11. This is actually what my system needs to do! Yeah, it's alittle overwhelming, the datasheet does a pretty decent job I thought of showing the module configuration steps. It's true it's not baked into the timer module like the MSP, but in some ways it makes it much more flexible. not only with which pins can cause a timer capture (all of them!) but other perhepials could too, like a UART receive or DMA transfer. I still love the MSP, but these ATMEL parts just fit the needs of this particular project better.
  12. A project for work had me looking for more power than the current AVRs could offer. (actually newer AVRs contain the event system too, which is cool) So I've been digging deep into the SAMD20/D21 lineup. If you know what you're doing, you can configure things at a register level if you want. In fact sometimes API's don't let you do everything a peripheral might have to offer. The Event system is actually one of the reasons this MCU will fit so well with my current project. I've only just started the system design, and have just finished routing a PCB. So I'm not deep into the programming just yet. The SERCOMs are also very interesting. I2C, SPI, UART all in the one module, and you can select which one you want for each instance.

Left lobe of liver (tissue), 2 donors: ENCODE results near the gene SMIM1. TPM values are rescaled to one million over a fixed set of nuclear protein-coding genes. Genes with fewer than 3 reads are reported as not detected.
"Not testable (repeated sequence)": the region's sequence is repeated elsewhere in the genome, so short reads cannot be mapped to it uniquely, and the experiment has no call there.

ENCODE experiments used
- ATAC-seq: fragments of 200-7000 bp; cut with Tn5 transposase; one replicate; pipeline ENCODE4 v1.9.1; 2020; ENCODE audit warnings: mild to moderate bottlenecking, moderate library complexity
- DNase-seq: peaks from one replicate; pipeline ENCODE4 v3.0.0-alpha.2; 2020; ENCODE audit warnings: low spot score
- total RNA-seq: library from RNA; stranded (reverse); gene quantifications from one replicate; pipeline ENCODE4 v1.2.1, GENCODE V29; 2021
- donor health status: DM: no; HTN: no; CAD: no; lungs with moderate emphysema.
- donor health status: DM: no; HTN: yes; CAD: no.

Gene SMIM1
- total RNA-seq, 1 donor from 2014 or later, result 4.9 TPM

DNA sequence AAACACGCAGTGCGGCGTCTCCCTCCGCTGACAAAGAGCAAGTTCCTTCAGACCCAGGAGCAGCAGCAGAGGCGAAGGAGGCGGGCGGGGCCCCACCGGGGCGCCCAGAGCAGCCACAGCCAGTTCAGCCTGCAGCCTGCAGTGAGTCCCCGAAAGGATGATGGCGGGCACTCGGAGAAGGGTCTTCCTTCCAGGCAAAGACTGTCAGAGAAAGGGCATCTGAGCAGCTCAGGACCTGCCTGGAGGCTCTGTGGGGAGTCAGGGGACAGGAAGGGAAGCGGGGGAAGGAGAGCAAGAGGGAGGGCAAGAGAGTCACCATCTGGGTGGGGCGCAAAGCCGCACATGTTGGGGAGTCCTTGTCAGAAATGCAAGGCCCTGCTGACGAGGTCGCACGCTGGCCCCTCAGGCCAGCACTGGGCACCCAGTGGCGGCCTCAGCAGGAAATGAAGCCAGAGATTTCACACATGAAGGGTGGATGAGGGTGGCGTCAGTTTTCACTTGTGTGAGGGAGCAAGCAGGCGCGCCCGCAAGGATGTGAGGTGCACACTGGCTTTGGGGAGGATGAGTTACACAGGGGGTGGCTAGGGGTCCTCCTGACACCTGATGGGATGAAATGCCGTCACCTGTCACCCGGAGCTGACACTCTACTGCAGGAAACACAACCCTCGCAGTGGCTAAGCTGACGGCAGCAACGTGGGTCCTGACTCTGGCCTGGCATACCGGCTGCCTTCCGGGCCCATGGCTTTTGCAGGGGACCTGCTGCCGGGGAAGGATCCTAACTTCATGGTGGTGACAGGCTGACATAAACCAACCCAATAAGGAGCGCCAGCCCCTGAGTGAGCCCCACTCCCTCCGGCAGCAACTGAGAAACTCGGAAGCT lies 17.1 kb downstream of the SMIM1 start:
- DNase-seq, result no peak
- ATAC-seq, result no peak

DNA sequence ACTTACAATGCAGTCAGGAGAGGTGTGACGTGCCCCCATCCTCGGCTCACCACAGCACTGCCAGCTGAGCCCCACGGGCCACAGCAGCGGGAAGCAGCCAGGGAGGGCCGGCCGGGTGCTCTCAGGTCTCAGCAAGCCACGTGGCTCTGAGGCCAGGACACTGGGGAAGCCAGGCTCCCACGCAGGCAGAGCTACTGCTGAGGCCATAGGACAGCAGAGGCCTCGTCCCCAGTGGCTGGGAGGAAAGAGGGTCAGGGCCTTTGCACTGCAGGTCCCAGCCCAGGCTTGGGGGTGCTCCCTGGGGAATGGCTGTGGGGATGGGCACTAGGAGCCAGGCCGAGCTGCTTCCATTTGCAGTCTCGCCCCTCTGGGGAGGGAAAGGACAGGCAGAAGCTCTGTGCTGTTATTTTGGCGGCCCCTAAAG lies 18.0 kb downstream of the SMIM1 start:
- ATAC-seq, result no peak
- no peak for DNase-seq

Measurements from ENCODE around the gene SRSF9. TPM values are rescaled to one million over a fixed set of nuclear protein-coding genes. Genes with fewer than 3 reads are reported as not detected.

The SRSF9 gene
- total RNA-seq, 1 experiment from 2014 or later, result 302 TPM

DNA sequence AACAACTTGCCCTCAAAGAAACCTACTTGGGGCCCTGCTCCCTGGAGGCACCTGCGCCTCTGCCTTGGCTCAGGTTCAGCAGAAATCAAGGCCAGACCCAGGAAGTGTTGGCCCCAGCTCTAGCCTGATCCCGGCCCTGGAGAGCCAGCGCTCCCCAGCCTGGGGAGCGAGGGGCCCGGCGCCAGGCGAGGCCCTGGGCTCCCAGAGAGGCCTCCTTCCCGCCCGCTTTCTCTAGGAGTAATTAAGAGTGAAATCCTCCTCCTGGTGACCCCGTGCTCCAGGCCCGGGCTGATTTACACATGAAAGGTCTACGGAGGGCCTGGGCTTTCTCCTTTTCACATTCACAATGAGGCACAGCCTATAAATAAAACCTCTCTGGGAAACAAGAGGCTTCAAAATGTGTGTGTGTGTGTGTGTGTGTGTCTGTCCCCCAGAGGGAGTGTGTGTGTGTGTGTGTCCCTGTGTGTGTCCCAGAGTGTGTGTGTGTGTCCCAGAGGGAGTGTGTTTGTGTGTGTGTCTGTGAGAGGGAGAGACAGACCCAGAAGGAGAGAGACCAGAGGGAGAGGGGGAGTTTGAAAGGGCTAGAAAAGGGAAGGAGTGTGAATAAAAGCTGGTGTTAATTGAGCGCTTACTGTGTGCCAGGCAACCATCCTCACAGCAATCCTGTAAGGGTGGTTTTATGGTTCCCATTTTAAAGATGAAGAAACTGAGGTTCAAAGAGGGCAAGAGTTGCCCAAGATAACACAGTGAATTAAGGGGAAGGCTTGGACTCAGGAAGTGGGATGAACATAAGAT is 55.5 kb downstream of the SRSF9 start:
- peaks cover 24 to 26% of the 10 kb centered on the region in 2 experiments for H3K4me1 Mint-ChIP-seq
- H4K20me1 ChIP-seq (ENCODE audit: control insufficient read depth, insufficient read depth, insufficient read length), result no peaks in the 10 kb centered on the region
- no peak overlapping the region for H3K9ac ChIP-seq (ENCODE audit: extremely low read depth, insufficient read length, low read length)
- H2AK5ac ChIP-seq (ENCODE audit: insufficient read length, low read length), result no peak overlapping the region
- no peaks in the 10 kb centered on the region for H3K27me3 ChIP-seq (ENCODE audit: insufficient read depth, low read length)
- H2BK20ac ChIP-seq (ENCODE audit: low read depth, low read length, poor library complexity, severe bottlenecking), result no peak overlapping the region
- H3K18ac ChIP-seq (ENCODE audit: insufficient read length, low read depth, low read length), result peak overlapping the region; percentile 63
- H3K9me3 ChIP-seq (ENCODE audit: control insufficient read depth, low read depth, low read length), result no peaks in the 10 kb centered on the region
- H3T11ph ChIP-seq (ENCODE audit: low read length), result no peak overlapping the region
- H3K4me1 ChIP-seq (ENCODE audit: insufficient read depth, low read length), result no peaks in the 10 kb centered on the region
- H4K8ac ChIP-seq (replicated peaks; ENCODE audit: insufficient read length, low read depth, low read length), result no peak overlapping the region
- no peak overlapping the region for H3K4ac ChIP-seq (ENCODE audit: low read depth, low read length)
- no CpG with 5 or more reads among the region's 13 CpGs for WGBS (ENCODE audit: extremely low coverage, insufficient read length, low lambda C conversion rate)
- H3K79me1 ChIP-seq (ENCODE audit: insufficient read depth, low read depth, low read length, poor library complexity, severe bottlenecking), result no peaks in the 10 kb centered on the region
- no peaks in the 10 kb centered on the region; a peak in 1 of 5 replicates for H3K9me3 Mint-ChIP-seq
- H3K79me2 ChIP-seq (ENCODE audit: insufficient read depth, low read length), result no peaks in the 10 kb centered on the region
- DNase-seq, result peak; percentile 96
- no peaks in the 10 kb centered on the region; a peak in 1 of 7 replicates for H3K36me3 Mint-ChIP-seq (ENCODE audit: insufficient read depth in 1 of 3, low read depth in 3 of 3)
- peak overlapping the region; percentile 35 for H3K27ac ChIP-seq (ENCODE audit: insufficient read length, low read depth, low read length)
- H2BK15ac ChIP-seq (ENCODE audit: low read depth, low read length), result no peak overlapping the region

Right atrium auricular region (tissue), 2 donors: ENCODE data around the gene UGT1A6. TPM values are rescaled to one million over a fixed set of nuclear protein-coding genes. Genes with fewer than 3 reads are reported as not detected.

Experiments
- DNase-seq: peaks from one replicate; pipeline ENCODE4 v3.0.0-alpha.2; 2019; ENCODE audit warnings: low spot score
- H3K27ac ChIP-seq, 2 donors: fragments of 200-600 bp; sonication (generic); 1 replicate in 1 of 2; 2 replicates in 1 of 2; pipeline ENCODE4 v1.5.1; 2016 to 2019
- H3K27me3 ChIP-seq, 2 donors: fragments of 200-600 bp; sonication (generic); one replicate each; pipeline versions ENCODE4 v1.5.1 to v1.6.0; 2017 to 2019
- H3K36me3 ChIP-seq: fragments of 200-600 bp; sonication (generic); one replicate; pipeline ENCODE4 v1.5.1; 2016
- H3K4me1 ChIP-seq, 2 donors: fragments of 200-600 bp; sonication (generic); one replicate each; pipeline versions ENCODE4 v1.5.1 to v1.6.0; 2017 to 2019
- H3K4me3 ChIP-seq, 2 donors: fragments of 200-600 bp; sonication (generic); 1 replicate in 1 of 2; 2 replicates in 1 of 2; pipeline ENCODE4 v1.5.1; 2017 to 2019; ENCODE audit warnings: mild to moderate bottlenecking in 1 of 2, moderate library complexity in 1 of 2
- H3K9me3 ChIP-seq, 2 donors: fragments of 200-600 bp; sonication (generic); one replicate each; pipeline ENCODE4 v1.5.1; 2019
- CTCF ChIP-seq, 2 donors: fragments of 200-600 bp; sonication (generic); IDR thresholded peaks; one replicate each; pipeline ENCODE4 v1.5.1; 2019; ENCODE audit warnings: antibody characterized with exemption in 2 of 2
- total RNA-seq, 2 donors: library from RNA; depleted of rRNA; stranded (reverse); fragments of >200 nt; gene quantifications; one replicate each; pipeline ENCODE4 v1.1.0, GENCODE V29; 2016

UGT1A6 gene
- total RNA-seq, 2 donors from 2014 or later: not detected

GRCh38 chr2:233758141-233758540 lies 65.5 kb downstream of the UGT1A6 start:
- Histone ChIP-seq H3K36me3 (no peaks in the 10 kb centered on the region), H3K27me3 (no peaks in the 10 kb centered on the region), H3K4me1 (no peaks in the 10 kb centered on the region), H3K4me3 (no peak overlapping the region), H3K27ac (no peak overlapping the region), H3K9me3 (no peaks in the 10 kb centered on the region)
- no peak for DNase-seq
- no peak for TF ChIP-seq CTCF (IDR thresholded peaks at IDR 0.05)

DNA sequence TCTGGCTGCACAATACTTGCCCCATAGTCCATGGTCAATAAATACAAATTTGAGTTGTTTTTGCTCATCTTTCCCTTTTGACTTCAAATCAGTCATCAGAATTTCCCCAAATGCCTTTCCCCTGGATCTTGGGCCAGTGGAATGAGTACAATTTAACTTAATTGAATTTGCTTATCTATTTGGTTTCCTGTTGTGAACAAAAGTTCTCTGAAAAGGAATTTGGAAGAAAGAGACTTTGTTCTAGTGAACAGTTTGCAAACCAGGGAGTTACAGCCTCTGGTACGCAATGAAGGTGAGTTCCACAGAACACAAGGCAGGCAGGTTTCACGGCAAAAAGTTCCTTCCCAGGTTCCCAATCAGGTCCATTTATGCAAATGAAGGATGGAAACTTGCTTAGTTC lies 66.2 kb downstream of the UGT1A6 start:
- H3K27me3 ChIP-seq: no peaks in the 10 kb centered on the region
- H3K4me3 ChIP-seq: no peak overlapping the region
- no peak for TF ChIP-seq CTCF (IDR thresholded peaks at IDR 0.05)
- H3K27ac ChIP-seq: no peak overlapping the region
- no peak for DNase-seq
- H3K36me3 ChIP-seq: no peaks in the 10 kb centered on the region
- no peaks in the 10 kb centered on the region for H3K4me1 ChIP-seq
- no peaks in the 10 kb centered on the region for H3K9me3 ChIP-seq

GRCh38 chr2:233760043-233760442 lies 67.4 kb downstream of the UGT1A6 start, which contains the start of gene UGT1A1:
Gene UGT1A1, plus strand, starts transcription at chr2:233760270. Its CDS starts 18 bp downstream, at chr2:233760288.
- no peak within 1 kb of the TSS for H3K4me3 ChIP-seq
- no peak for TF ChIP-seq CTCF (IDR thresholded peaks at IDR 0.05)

13. The G2553 has a ROM based BSL. (Boot Strap Loader, essentially a bootloader). By default that's the only way to re-program the device without using an external programmer. It should be noted that the BSL doesn't use USCI_A0 hardware, alas unfortunately does share a pin. P1.1 and P1.5 are used for TX and RX. As @@roadrunner84 mentioned, you have the freedom to 'roll your own'. Since all the 'G' series enable the CPU to erase and program internal FLASH. You can find guide for writing bootloaders out there, unfortunately it's generally a very application specific and is tailored to your hardware/software setup.
  14. Realized I haven't done much work on these for alittle while. It's very close to a working product, so yesterday I devoted to push it over the line. Dissembling a my first battery allowed me to clone the wire lengths, a small amount of kapton is used to insulate the terminals and PCB A snug fit. If another version is to be made I think I'd make some small alterations to the PCB shape. Grey unit, showing the LED windows and custom molded button. I'm bad at performing regular commits. I'm trying to improve this. I hadn't even committed the final PCB layout, even though I ordered the PCBs back in Feb. Stuff that got done HardwareBatteries (protection + wiring) FirmwareProper KML formatting (my initial implementation put too many errors while the gps was acquiring a fix) Button hold for power on/off Better debug output Two open files (FatFS makes this super easy) Increasing GPS data rate to 2Hz (10Hz is possible with these modules, but overkill for this application I think) Enabling long file names(FatFS makes this super easy) Enabling folders on the SD card(FatFS makes this super easy) Extracting time from GPS, using it to name saved logs and file creation date/time Making LED feedback more consistent Timezone correction from GPS UT timezone Fixed LEDs blinking for USB chargers with no USB communication It's been working well on my bench. I'll have to take it out for more real world testing over the next week. I haven't done anything with the USB bootloader concept. This will only happen if I get enough time.